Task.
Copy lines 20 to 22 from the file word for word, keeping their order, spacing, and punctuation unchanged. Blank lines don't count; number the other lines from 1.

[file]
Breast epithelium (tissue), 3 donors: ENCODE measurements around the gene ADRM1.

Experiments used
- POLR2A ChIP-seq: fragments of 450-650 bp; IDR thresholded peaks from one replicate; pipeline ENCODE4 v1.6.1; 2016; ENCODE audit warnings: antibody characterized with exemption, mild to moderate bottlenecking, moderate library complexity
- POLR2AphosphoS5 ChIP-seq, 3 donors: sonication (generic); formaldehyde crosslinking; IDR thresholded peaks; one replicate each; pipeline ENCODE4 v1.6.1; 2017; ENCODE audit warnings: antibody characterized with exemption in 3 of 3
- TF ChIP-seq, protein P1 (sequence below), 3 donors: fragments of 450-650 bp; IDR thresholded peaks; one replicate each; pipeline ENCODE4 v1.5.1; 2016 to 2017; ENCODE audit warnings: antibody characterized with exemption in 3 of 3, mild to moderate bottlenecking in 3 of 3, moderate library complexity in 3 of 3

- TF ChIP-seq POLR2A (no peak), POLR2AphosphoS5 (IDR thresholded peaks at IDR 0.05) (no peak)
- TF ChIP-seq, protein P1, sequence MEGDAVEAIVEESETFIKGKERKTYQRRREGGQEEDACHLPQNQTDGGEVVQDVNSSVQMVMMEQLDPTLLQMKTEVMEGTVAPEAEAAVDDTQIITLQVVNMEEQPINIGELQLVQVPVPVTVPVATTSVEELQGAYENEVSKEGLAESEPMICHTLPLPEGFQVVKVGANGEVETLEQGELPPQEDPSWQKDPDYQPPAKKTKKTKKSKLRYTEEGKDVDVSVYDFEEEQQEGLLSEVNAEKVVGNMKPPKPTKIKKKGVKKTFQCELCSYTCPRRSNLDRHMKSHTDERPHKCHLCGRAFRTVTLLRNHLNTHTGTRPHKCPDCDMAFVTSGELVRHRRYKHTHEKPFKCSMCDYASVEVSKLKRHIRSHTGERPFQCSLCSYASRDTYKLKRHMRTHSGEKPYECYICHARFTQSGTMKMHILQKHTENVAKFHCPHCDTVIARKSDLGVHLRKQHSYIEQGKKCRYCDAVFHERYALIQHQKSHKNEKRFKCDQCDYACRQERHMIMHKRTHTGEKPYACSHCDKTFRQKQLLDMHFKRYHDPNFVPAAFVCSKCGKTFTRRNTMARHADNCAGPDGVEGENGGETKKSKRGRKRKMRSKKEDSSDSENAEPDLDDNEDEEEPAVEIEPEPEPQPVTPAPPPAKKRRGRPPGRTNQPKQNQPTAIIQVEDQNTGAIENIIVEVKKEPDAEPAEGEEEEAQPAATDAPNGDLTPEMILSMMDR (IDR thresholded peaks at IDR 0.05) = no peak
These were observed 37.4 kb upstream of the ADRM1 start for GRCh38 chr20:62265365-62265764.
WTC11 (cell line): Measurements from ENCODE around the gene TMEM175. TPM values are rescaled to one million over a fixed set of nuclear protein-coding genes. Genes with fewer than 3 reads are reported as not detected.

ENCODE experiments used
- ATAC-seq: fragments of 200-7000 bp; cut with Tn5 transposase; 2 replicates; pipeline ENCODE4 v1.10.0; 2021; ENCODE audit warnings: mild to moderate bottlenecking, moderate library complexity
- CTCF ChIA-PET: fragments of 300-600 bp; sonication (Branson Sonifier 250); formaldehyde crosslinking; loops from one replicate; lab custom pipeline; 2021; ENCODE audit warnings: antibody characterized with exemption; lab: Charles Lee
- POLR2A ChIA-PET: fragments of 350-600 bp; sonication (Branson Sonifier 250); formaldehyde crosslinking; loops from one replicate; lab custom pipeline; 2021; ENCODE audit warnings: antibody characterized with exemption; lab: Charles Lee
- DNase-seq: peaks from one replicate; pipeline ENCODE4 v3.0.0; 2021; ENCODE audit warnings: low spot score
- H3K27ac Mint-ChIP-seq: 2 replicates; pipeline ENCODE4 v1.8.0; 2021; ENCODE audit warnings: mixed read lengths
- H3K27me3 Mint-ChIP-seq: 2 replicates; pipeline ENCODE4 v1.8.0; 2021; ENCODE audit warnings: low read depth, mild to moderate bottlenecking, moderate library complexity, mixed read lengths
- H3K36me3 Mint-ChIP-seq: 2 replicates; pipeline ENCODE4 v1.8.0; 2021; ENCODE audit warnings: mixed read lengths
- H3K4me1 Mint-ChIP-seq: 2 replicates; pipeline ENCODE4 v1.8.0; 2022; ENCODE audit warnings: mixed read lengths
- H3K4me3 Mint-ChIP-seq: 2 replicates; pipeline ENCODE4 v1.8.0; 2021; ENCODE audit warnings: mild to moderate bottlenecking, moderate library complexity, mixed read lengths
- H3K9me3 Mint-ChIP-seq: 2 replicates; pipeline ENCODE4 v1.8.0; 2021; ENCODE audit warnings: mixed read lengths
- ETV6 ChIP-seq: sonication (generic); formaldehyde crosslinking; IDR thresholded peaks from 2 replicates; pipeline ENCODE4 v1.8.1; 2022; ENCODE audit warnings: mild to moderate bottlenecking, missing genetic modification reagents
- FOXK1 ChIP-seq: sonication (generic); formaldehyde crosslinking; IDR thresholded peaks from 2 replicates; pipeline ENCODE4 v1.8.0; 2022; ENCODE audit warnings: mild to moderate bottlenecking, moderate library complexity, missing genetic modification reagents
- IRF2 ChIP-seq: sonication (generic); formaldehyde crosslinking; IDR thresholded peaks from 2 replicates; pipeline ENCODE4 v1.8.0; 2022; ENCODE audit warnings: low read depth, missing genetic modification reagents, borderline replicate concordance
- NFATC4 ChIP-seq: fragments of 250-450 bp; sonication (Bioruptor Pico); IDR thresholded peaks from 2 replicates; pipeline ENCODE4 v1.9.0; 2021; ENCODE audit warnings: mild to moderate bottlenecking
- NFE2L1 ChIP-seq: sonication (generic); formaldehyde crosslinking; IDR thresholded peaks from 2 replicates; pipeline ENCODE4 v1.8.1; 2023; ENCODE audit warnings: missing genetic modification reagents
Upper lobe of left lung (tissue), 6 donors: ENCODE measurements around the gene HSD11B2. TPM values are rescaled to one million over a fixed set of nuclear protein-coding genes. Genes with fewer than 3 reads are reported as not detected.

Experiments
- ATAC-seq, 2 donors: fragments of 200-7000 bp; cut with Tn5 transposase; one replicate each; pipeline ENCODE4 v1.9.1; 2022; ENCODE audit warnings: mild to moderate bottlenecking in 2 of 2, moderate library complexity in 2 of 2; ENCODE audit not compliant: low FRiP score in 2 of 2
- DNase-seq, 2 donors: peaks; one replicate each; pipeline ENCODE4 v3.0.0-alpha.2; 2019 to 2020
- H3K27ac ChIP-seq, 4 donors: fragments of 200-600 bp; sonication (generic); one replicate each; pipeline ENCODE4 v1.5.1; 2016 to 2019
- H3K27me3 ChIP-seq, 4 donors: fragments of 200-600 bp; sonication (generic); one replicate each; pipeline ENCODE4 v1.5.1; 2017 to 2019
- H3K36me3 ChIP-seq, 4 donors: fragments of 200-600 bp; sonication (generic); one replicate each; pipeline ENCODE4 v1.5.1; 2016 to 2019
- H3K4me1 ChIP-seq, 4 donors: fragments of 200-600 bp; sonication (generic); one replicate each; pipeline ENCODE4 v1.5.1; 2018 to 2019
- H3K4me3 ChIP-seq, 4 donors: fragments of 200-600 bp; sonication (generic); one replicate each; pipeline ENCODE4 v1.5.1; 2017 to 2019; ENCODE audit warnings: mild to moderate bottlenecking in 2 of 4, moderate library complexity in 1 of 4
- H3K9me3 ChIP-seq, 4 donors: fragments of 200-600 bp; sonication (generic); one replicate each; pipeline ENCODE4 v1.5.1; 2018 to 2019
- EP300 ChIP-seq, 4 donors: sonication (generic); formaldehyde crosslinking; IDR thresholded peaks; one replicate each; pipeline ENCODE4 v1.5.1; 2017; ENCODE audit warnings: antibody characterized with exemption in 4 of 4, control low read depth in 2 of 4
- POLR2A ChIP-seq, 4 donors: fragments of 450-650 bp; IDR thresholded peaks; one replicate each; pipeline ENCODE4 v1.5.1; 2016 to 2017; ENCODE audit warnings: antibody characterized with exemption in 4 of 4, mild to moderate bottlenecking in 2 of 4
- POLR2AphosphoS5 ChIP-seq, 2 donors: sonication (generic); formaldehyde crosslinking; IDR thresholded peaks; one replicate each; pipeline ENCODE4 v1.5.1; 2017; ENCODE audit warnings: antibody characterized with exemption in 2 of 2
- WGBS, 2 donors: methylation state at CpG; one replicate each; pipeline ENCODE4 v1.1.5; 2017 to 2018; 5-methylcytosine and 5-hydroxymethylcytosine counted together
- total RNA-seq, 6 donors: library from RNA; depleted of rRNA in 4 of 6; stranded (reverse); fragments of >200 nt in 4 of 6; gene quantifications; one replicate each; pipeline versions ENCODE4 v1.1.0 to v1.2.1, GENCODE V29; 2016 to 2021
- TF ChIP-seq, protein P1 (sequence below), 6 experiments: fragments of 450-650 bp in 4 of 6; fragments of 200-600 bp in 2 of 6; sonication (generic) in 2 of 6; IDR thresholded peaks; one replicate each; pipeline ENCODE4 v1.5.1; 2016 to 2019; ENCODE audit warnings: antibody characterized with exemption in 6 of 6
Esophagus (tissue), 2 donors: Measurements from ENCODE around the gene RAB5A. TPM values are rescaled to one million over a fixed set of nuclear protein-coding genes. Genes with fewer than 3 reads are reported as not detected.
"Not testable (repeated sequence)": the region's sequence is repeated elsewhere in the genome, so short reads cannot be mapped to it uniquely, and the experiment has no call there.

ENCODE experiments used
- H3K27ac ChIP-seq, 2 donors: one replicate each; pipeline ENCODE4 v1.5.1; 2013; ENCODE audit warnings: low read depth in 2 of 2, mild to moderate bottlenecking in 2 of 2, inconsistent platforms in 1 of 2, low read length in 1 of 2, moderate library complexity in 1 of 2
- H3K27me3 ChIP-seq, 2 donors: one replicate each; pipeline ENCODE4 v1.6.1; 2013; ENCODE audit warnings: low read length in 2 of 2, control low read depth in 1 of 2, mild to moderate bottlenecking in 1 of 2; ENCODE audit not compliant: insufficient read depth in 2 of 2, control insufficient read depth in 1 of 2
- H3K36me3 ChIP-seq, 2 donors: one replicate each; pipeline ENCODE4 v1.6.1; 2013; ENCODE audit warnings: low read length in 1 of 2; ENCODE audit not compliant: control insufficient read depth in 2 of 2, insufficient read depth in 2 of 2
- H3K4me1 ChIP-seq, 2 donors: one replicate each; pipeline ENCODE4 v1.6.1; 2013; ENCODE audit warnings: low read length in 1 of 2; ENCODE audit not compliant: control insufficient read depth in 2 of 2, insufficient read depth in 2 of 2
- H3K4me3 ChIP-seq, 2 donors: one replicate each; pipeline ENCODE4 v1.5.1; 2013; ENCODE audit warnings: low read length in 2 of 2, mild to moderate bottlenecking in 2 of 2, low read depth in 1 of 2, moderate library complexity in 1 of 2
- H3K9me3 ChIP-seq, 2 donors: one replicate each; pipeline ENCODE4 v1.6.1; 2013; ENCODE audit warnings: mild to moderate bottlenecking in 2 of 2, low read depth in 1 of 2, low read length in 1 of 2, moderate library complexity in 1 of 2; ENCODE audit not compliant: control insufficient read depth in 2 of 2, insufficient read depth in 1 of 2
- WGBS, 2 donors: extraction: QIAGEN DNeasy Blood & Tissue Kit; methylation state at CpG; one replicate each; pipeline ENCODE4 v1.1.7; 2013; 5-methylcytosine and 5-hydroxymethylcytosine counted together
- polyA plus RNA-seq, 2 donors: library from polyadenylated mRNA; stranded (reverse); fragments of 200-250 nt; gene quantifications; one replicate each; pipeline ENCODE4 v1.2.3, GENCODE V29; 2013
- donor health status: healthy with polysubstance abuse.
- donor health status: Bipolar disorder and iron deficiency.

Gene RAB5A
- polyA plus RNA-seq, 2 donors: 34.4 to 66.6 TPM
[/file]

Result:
- H3K9me3 Mint-ChIP-seq: 2 replicates; pipeline ENCODE4 v1.8.0; 2021; ENCODE audit warnings: mixed read lengths
- ETV6 ChIP-seq: sonication (generic); formaldehyde crosslinking; IDR thresholded peaks from 2 replicates; pipeline ENCODE4 v1.8.1; 2022; ENCODE audit warnings: mild to moderate bottlenecking, missing genetic modification reagents
- FOXK1 ChIP-seq: sonication (generic); formaldehyde crosslinking; IDR thresholded peaks from 2 replicates; pipeline ENCODE4 v1.8.0; 2022; ENCODE audit warnings: mild to moderate bottlenecking, moderate library complexity, missing genetic modification reagents